Quarantine and EmploymentPublished on: 27 July 2020
The Government has stipulated that all those travelling into the UK from Spain, including the Balearic and Canary Islands, from 26 July onwards must self-isolate for 14 days. It has also warned that such measures might be applied from time to time in relation to any other country to which a requirement to “quarantine” does not currently apply if its rate of COVID-19 infection increases sufficiently.
What, then, are the options for employers in relation to employees who will are prevented from returning to work when due at the end of their annual leave?
Working from home
In any event, the advice of Public Health England remains until 1 August that people who can work from home should continue to do so; and from that date, whilst it will be at the discretion of employers as to how staff can continue working safely, working from home will be one way to do this; and in Wales the public health advice is to continue to be that workers are only allowed to return to the work place if it is not reasonably practicable for them to work from home.
However, the requirement to self-isolate on returning from abroad will mean that any children in a household will not be able to receive external childcare, and particularly where there are younger children, that could interfere with the ability to work from home of some employees who would otherwise be able to do so unimpeded.
As has been the case during the closure of schools and nurseries and other interruptions to childcare arrangements during the virus outbreak, employees with childcare responsibilities might be able to overcome this in whole or in part by agreeing with their employers to alter their working patterns for the 14-day period so that they can alternate childcare duties with a partner and/or do some work when their children are in bed.
When an employee cannot work because they are self-isolating due to a test and trace direction or a member of their household having displayed officially recognised symptoms of COVID-19, they will be deemed to be incapacitated and, if they otherwise qualify, they will be entitled to statutory sick pay (“SSP”).
However, the mere requirement to self-isolate following a return to the UK will not constitute deemed incapacity under the amended rules relating to SSP.
For the amended rules relating to SSP in connection with the coronavirus, click here.
Furlough under the CJRS will only be a possible option if an employee has already been furloughed for at least 3 continuous weeks by 30 June, or returned from maternity leave or military mobilisation after 10 June.
Employers should exercise caution before furloughing an employee who is required to quarantine as, depending on the circumstances, this might constitute an abuse of the CJRS and, if challenged by HMRC, for example in the event of an audit, could result in not only a requirement to repay monies paid to employees, but also penalties.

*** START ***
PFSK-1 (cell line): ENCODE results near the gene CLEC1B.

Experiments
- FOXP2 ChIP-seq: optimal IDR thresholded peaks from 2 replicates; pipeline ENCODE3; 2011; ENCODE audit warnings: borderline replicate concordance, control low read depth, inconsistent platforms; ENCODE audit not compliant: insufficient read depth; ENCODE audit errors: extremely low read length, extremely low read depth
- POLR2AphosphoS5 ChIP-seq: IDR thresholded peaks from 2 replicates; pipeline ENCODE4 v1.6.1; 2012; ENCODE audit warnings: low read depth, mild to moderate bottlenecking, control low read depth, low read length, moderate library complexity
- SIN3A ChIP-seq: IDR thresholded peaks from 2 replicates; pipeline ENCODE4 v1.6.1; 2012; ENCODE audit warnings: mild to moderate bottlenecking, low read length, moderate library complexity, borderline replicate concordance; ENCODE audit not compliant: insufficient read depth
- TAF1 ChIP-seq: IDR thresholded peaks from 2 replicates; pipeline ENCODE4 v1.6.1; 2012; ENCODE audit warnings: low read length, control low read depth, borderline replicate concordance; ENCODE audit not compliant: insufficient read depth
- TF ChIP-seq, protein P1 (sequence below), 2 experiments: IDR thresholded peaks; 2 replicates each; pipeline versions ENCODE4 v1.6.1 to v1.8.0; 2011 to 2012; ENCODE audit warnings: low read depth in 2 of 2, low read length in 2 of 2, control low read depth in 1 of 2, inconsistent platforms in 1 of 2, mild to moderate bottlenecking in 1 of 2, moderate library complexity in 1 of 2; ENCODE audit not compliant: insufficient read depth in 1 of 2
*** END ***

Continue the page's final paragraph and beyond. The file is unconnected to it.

Clearly, if an employer can demonstrate that the employee would have been furloughed after their return from holiday in any event, to implement that will not be an abuse.
Otherwise, if an employer has other employees on furlough, it might consider placing an employee who is required to quarantine on furlough in place of another employee: this surely couldn’t be seen to be an abuse of the CJRS as the total number of employees on furlough would remain unchanged.
An employer might agree that an employee can take annual leave that would have been available to take later in the holiday year and/or in the next holiday year to cover all or part of the quarantine period.
If holiday is to be brought forward from the next holiday year, the employer should ensure that the employee still has not less than the statutory minimum 5.6 weeks holiday (28 days for a full time work) during the next year. That might be achieved, in some cases, where an employee has a contractual holiday entitlement of in excess of 5.6 weeks, by bringing forward holiday during the next year as well.
A well drafted employment contract will ensure that if the employment ends at a point where the employee has taken more holiday than they have accrued, the value of the excess holiday pay received will be repayable, including that it will be deductible from any monies outstanding to the employee. Where a contract does not provide for this, it would be prudent for the employer to agree in writing, as a condition of bringing holiday forward, that this will be the case.
Some employers might be prepared to make discretionary payments to employees for all or part of a quarantine period. This is a commercial decision for any employer – but before doing that, we would encourage them to consider the potential disgruntlement that might be caused to other employees who have exercised caution and decided against holidaying abroad, only to see their colleagues who did not do the same receive extra paid leave.
The bottom line is that if and to the extent an employee who is required to self-isolate on returning from abroad cannot work, absent any special arrangements agreed by the employer as per the above, the employee will not be entitled to be paid.